Campaigns spurred to tackle overdoses after spate of ER visits

The director of one harm reduction program says one area worthy of county attention is expanding people’s access to safer sourcing programs.

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With the number of opioid-related visits to Ottawa’s emergency rooms surpassing 1,000 last year, the director of a harm reduction program says provincial political parties must pledge to expand access to programs that ensure safer drug delivery.

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Rob Boyd, director of the Sandy Hill Community Health Center’s Oasis Program, also said that the four controlled consumption locations in Ottawa were not enough to meet demand, but that it was difficult to get to some of the places. that the city needs.

“I think we are seriously underestimating the need or the number of people who want to use the services,” Boyd said Friday.

In a partnership with Crime Prevention Ottawa, Boyd investigated the safety problems of downtown drug users and presented his findings Thursday to the city’s Community and Protective Services Committee, but questions from councilors extended to the current state of the city. drug use in Ottawa.

In Friday’s follow-up interview, Boyd said more people could benefit from harm reduction programs than service providers could accommodate. He believes that the opioid crisis has not received enough attention during the provincial election campaign. The election is on June 2.

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Local statistics suggest that the opioid crisis should receive political attention.

More people died or were hospitalized as a result of opioid overdose in 2021 than in the previous year.

According to data collected by Ottawa Public Health, there were 1,007 emergency room visits to Ottawa in 2021, after 789 visits in 2020.

There were 234 opioid overdose-related visits in the first four months of 2022.

According to Ottawa data, 127 people died from opioid overdoses in 2021. That followed 124 local opioid deaths in 2020, 65 in 2019 and 82 in 2018.

Boyd said one area worthy of the county’s attention is expanding people’s access to safer sourcing programs.

The regulated drugs are alternatives to toxic drugs sold on the street, and the program gives people access to health professionals.

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Boyd said the local safer sourcing program had been maximized.

Donna Sarrazin of Safer Supply Ottawa, a collaboration of several partners and prescribing sites, said 450 people participated in the program. People ask about participation in the program on a daily basis and are assessed appropriately, Sarrazin said.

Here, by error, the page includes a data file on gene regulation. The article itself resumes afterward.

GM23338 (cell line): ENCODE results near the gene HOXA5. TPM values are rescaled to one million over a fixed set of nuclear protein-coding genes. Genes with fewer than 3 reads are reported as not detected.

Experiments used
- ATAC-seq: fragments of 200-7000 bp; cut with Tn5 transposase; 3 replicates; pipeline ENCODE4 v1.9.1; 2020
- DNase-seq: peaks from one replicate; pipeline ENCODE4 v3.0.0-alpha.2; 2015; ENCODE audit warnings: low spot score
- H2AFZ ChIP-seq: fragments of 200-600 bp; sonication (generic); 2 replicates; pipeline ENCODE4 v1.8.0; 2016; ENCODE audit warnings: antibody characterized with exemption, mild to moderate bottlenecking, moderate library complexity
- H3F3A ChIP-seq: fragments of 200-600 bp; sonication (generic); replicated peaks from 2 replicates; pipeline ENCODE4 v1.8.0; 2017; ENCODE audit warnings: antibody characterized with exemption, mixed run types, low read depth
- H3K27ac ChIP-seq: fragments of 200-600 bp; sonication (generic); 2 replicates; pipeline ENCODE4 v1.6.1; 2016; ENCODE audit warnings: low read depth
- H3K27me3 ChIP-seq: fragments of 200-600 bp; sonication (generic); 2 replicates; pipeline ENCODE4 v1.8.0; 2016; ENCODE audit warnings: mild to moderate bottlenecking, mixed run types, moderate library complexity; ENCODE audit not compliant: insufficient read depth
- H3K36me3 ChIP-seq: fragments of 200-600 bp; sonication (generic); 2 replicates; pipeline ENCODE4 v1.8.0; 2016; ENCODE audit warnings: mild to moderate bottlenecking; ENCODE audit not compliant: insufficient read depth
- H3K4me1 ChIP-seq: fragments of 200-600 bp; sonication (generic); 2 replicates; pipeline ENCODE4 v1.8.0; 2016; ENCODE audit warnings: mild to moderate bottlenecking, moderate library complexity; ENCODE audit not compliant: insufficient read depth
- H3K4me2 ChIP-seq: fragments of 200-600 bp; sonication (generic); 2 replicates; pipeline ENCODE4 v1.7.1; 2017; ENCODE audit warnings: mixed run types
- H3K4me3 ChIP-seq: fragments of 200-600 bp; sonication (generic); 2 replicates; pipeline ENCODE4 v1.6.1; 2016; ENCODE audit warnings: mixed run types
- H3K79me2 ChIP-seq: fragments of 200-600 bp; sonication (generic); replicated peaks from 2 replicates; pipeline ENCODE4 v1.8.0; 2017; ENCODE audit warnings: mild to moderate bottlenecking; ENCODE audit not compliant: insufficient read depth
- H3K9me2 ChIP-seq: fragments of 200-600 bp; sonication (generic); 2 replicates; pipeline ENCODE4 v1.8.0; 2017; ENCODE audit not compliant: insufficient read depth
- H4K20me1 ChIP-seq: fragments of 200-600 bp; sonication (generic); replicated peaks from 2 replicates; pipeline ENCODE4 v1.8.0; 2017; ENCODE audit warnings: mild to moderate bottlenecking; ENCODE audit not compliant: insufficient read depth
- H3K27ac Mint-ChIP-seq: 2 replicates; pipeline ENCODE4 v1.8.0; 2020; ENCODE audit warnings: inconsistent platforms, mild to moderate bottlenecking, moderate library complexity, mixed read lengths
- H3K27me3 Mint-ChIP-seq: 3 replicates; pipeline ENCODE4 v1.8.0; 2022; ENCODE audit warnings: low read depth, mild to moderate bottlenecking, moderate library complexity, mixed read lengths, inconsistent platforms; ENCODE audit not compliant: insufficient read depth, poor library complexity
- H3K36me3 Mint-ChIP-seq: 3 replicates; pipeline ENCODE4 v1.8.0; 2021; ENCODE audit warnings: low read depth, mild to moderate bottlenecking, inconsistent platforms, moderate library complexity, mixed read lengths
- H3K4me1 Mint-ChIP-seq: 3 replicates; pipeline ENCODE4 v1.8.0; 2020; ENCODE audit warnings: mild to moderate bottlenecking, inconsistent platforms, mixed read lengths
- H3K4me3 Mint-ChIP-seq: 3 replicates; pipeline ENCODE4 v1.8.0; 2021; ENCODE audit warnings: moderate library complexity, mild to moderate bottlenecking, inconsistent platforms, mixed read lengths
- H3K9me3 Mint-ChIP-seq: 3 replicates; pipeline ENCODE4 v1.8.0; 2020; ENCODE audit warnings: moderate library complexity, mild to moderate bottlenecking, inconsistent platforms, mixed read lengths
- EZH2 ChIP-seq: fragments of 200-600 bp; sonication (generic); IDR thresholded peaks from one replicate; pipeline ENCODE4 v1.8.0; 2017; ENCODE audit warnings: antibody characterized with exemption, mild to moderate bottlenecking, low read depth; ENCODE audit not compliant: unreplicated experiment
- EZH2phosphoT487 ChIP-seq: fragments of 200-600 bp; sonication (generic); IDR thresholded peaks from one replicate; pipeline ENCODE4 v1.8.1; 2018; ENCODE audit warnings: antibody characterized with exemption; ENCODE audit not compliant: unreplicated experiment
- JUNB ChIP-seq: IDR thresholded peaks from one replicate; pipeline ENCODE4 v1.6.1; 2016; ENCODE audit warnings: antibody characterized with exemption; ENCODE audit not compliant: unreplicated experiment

Federal funding for Safer Supply Ottawa will expire in March 2023.

Boyd described another challenge when it came to treating opioid agonists.

The high-dose hydromorphone is not available under provincial regulations, making it difficult to match doses of fentanyl on the street, affecting the number of people adhering to treatment, he said.

When it comes to controlled places of consumption, Boyd says programs are needed for people who live outside the inner city. Ottawa’s locations are in Lowertown, Sandy Hill, and Chinatown.

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Ontario’s progressive conservative government has limited the number of controlled places of consumption to 21 at the start of its last mandate.

Each of Ontario’s four major parties recognizes the opioid crisis in one way or another.

The PCs will run on the budget they presented in April, before the election campaign began. The budget document called for “employers of known risk” to provide naloxone kits and training in workplaces where overdoses were a risk. The document also said there would be an additional $204 million for mental health and substance abuse treatment.

The NDP platform says that party would declare a public health emergency for the opioid crisis and remove the cap at controlled consumption places. The NDP would “work on safer alternatives to the current toxic and deadly supply of drugs available on the street” and work with the federal government to decriminalize personal drug use.

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The liberal platform is proposing $300 million for opioid addiction treatment. The Liberals would lift the cap on controlled consumption and treatment sites and “reactivate” the Opioid Emergency Task Force.

The Green Party platform speaks of “housing first” in its plank on addictions and says the party would declare the opioid crisis a public health emergency and “reboot” the opioid task force. The Greens would also increase the number of consumption and treatment sites and expand the distribution of naloxone kits.

The changing drug situation continues to keep harm reduction professionals on their toes.

Boyd says there’s a new drug phenomenon going on in Ottawa: a growing number of people are using crystal meth.

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Boyd also called for greater focus on housing programs and recognition that some people benefit from supportive living.

At the end of Boyd’s presentation to the Community and Protection Services Committee on Thursday, he made recommendations on safe spaces, peer ambassador programs, storage services and training.

The committee, whose members expressed deep concern about Ottawa’s drug problems, made no recommendations of its own to the council in light of Boyd’s investigation.

“I believe it has given a few committee members and councilors food for thought on the matter,” Coun said. Matthew Luloff, chairman of the committee, said after the meeting. He said the commission could consider actions in the future.

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